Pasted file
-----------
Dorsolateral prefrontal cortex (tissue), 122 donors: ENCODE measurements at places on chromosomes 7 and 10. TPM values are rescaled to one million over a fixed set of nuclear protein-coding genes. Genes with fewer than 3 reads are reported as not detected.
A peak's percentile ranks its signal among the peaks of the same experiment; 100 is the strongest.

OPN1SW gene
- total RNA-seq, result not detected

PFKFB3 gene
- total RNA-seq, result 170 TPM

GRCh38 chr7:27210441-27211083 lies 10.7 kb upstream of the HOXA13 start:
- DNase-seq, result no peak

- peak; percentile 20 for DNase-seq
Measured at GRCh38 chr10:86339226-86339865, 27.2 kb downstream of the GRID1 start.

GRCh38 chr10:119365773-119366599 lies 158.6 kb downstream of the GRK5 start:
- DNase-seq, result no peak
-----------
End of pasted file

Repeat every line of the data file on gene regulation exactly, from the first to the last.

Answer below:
Dorsolateral prefrontal cortex (tissue), 122 donors: ENCODE measurements at places on chromosomes 7 and 10. TPM values are rescaled to one million over a fixed set of nuclear protein-coding genes. Genes with fewer than 3 reads are reported as not detected.
A peak's percentile ranks its signal among the peaks of the same experiment; 100 is the strongest.

OPN1SW gene
- total RNA-seq, result not detected

PFKFB3 gene
- total RNA-seq, result 170 TPM

GRCh38 chr7:27210441-27211083 lies 10.7 kb upstream of the HOXA13 start:
- DNase-seq, result no peak

- peak; percentile 20 for DNase-seq
Measured at GRCh38 chr10:86339226-86339865, 27.2 kb downstream of the GRID1 start.

GRCh38 chr10:119365773-119366599 lies 158.6 kb downstream of the GRK5 start:
- DNase-seq, result no peak